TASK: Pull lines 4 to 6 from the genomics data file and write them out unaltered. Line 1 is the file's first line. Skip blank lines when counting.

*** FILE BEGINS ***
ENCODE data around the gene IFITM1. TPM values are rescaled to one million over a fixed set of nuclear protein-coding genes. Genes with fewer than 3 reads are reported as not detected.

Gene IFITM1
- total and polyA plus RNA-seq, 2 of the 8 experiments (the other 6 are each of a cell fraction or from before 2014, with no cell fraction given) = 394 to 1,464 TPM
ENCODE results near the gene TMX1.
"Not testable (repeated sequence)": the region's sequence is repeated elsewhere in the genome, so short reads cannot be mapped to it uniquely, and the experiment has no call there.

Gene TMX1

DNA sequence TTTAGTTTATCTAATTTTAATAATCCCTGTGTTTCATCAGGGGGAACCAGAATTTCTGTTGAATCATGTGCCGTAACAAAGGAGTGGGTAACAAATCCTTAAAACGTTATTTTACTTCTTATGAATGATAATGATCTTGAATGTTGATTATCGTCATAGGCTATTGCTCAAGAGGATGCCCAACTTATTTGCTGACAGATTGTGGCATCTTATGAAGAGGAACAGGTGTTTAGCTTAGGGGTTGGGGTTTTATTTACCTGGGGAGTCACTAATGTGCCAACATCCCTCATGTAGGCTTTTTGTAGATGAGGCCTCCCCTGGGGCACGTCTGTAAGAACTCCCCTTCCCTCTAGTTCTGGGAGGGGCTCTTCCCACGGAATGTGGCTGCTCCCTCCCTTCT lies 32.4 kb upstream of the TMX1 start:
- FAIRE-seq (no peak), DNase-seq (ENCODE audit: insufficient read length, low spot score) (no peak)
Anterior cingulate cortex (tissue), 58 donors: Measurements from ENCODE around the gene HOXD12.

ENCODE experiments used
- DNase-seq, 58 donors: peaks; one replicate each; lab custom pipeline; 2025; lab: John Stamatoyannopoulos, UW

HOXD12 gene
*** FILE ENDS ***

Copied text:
ENCODE results near the gene TMX1.
"Not testable (repeated sequence)": the region's sequence is repeated elsewhere in the genome, so short reads cannot be mapped to it uniquely, and the experiment has no call there.

Gene TMX1